Women with ADD often feel socially disconnected and unable to ask for help or assert needs. Here's what you can do to change this.
Feeling Socially Weak? Build Your Strength
by Michele Novotni, Ph.D.
Although both sexes can and do struggle in the area of social relationships, a double standard often exists. Whereas a man may be excused for violating one of the many social rules, a woman is often not– even when violating the exact same social rule. After all, women are supposed to know more about appropriate social behaviors, right?
Wrong – especially when the woman in question is contending with social impairment sometimes caused by AD/HD. There are some common areas where many women with AD/HD feel their social skills are weak: feeling socially "connected" with friends, acquaintances and business associates, mastering the multi-tasking switch between work, home and family, being unable to ask for help or assert needs, and feeling isolated and depressed due to lack of positive social interaction. Why is this, and what can you do to build your social "strength"?
Social skills are all the things we should say and do (or not say and do) when we interact with other people. They aren't officially taught in school, but it's expected that we all know the mysterious social rules that govern our relationships. If you don't, you often end up dismissed, rejected, and lonely without knowing exactly what it is that you did wrong, and no one usually tells you. Without feedback you rarely have a chance to improve your social behavior. What a vicious cycle!
What to do: Ask people you trust to help you understand what social skill areas you need to improve and be receptive to feedback. Others can help you with your "blind spots."
At-home help: Identify your areas of strengths and areas that could benefit from improvement by using a social skills assessment such as The Novotni Social Skills Checklist (2000, Specialty Press).
Many men focus on only one task at a time. However, women often don't have the luxury of a singular focus, especially in their assumed role as social coordinator and household manager.
With AD/HD, multi-tasking responsibilities of household management often creates multi-problems. Failure to accomplish these "normal" tasks may leave many women exhausted and with poor self-esteem. This emotional and physical energy drain leaves little energy to work on social relationships or complex social coordinating tasks. Many women just shut down socially to avoid embarrassment.
What to do: If disorganization is a barrier to your social life, consider seeking support from a coach to help you develop effective strategies, structure and support to remove or minimize this obstacle in your life.
At-home help: Forgive and forget the idea that women should "be it all" and "do it all" for their spouse and family, and delegate! Everyone can help with household tasks in some way – older children may enjoy making dinner or preparing school lunches, younger kids can fold laundry or pick things up off the floor; hubby can pick up groceries on his way home. Also, try home management systems like "Flylady.net" to help keep clutter in check.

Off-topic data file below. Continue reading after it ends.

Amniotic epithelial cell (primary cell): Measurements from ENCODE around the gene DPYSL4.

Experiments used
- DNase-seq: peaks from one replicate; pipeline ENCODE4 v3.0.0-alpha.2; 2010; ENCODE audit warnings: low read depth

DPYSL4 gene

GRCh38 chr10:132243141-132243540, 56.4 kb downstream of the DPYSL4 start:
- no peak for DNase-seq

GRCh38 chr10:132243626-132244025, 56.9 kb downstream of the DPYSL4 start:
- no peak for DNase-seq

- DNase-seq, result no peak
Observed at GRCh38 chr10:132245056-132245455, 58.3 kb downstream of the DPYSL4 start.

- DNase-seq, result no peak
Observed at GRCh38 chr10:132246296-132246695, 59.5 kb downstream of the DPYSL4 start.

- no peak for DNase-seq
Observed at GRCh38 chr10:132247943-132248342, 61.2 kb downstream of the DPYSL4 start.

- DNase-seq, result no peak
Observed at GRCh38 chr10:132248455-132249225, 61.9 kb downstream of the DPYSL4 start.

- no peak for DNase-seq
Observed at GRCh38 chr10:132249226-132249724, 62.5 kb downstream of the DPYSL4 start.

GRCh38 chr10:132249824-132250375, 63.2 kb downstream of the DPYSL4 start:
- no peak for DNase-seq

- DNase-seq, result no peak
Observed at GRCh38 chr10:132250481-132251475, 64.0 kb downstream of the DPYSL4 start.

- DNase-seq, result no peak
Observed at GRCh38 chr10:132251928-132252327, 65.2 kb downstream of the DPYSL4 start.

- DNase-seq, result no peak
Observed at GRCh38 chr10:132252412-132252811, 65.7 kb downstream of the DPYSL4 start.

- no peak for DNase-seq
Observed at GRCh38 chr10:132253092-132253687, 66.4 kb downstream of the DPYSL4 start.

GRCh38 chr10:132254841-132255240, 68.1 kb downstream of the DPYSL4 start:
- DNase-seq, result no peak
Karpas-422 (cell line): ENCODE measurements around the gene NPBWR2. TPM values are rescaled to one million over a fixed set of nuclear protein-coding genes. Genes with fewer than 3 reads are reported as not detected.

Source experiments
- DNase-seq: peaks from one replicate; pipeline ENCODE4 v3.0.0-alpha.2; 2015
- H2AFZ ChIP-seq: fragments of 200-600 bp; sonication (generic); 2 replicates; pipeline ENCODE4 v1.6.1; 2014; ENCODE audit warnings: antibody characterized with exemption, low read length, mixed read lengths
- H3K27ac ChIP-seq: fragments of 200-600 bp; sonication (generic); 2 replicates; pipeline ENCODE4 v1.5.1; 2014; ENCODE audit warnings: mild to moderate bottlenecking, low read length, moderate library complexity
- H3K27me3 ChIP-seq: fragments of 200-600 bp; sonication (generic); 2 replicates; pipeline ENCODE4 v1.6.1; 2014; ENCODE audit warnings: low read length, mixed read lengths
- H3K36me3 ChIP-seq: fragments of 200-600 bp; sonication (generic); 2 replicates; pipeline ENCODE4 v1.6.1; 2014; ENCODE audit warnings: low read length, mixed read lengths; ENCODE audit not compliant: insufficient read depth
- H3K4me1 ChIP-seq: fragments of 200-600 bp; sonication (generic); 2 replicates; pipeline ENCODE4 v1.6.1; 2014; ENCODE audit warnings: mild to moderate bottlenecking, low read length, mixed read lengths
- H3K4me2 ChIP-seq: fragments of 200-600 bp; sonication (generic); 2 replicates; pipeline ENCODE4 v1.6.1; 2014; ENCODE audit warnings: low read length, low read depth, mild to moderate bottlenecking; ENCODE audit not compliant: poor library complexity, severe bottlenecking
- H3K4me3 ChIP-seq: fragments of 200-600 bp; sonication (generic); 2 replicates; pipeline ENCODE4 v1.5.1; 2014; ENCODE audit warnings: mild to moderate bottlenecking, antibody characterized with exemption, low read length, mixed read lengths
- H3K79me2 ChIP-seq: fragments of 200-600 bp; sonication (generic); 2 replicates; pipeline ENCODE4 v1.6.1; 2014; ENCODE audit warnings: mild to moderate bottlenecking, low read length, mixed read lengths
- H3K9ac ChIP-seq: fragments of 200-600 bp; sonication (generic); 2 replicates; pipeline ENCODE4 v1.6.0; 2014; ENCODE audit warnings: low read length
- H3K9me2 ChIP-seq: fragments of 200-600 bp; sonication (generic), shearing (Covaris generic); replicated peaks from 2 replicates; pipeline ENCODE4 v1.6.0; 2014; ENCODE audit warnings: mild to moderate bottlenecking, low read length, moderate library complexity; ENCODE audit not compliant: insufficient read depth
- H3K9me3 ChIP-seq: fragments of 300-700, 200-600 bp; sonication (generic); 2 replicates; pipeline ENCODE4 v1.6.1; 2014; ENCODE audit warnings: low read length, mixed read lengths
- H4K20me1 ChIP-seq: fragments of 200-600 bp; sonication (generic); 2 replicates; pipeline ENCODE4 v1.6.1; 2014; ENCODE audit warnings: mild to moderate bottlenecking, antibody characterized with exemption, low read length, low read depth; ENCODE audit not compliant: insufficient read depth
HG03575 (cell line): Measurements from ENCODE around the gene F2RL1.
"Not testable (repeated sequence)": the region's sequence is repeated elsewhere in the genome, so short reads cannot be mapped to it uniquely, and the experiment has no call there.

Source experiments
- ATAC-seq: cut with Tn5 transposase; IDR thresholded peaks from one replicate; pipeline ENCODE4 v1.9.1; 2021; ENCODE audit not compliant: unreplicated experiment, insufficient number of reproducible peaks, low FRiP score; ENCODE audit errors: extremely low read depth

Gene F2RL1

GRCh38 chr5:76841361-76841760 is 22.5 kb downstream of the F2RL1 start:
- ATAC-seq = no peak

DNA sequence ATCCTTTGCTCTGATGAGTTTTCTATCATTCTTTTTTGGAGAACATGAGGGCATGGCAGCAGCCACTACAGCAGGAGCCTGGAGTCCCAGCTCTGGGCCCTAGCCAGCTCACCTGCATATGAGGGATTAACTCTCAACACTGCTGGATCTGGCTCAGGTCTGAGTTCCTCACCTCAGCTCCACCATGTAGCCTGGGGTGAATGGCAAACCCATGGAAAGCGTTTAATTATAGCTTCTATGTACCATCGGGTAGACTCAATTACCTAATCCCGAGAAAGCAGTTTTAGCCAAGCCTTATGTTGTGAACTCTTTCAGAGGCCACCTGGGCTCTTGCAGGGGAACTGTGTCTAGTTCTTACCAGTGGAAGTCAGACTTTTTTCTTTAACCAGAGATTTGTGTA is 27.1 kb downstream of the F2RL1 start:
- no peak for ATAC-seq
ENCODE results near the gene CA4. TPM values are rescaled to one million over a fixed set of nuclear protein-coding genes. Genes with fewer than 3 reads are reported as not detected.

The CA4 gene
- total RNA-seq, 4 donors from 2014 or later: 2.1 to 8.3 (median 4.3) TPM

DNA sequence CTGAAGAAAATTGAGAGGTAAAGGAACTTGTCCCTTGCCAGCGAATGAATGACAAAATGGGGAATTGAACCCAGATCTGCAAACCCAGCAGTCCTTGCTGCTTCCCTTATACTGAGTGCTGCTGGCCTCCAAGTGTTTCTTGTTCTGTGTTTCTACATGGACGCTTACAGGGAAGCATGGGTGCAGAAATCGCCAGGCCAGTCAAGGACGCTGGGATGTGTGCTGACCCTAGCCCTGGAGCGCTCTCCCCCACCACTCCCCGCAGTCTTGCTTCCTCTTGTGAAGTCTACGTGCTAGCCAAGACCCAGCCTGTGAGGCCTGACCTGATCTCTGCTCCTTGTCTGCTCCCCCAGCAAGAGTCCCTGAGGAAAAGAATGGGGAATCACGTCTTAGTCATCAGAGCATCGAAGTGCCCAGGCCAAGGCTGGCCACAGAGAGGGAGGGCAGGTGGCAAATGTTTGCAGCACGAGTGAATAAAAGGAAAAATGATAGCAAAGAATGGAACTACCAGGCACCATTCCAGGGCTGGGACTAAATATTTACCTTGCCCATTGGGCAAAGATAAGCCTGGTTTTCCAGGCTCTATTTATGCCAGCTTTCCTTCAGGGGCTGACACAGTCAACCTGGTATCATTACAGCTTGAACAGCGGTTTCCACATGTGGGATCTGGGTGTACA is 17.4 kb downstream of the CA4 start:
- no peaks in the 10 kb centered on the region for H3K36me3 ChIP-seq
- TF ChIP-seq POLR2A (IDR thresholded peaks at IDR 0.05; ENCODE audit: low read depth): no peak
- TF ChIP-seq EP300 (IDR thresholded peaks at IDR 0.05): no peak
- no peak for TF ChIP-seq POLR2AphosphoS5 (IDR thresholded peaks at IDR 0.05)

It should be no surprise that women often have difficulty expressing their needs. Many women hope for change but are afraid to request changes or to take risks. This often leaves a void in social relationships and the ability to connect with others.
What to do: Consider taking a class in assertiveness training. Night schools or counseling centers offer such classes to help improve your ability to state your wishes and needs more clearly and effectively.
At-home help: Start small if you're shy about asking for what you want, and build up to bigger requests. Ask your husband for a shoulder rub. Invite a friend for lunch at your favorite restaurant. Take control of the family remote. Taking the initiative helps control anxiety about the outcome of a situation.
Women are usually more aware of the social connections of others around them, and therefore more aware of their isolation or failure to live up to the social expectations. This can often lead to loneliness and sometimes even depression.
What to do: If identification and expression of feelings are causing you difficulties interacting with others, you are struggling in the areas of self-esteem or depression. Consider the possible benefits of counseling to help improve your social life.
At home help: Log on to the world wide web and sign up for one of the hundreds of forums, chat and support groups available for women coping with ADD, and realize that you're not alone. Try ADDmirable Women (groups.yahoo.com/group/ADDmirableWomen) or the online community at additudemag.com. Live support groups for adults are also available in most metropolitan areas through ADDA (add.org) or CHADD (chadd.org). Check online for listings.
You can learn to interact with others in a way that enhances your social life. There are rules, which once identified can be learned, and even traits you can develop which increase your "likability" factor. I encourage you to learn more about social skills and begin to nurture the relationships that can bring that sense of connection to your life.
Michele Novotni, Ph.D., is the author of several bestselling books on AD/HD as well as a psychologist and coach in private practice in Wayne, Pennsylvania.
This article is published by permission from ADDitude Magazine ©2004. All rights reserved. Reproduction in whole or in part is prohibited. Subscribe to ADDitude online or via toll-free phone 888-762-8475.